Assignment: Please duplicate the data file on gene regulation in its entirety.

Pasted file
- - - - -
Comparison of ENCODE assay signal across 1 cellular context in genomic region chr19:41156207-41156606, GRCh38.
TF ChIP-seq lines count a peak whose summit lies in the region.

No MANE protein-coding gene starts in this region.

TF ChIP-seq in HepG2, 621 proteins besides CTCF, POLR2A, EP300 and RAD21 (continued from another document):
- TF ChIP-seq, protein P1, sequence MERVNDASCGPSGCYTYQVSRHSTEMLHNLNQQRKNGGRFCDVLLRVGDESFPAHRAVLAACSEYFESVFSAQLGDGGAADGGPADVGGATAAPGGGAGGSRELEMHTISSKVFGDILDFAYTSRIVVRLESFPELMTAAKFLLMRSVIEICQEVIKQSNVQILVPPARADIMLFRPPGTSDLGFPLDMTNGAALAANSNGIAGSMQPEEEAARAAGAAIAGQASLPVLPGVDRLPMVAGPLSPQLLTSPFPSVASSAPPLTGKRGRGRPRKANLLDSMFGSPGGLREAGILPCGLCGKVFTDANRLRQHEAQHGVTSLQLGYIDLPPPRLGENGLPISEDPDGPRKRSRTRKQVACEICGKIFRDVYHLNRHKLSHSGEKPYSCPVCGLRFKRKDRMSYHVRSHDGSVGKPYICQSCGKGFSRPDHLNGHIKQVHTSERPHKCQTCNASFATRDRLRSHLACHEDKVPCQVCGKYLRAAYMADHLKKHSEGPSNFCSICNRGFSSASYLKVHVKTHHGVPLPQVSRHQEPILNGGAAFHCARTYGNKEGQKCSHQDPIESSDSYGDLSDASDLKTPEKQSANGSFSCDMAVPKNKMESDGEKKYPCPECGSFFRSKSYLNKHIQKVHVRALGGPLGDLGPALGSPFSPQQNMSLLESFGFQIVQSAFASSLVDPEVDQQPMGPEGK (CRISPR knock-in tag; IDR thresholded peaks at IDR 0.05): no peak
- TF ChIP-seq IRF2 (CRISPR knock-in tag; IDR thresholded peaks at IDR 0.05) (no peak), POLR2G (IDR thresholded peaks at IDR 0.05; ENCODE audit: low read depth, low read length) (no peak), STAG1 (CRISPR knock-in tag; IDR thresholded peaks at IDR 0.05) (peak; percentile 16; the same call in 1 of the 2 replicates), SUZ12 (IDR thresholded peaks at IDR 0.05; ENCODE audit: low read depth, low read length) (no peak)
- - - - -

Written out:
Comparison of ENCODE assay signal across 1 cellular context in genomic region chr19:41156207-41156606, GRCh38.
TF ChIP-seq lines count a peak whose summit lies in the region.

No MANE protein-coding gene starts in this region.

TF ChIP-seq in HepG2, 621 proteins besides CTCF, POLR2A, EP300 and RAD21 (continued from another document):
- TF ChIP-seq, protein P1, sequence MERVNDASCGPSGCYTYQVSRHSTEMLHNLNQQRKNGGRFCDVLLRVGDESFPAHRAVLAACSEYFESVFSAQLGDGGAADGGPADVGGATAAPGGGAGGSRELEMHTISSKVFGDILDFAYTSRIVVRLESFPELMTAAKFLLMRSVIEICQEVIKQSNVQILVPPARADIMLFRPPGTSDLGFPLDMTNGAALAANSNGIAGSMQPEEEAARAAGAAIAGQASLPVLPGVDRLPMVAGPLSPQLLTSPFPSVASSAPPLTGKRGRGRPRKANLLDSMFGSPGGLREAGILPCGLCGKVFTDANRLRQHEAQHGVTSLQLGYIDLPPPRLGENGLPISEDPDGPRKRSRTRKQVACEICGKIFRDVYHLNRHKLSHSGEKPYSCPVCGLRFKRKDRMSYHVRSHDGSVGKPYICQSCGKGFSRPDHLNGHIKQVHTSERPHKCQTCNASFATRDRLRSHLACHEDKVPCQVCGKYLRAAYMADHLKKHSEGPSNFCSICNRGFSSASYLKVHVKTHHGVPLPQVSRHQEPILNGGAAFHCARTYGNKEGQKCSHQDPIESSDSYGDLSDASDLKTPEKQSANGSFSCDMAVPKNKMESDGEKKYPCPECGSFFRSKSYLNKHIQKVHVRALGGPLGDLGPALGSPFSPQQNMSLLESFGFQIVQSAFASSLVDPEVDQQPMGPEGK (CRISPR knock-in tag; IDR thresholded peaks at IDR 0.05): no peak
- TF ChIP-seq IRF2 (CRISPR knock-in tag; IDR thresholded peaks at IDR 0.05) (no peak), POLR2G (IDR thresholded peaks at IDR 0.05; ENCODE audit: low read depth, low read length) (no peak), STAG1 (CRISPR knock-in tag; IDR thresholded peaks at IDR 0.05) (peak; percentile 16; the same call in 1 of the 2 replicates), SUZ12 (IDR thresholded peaks at IDR 0.05; ENCODE audit: low read depth, low read length) (no peak)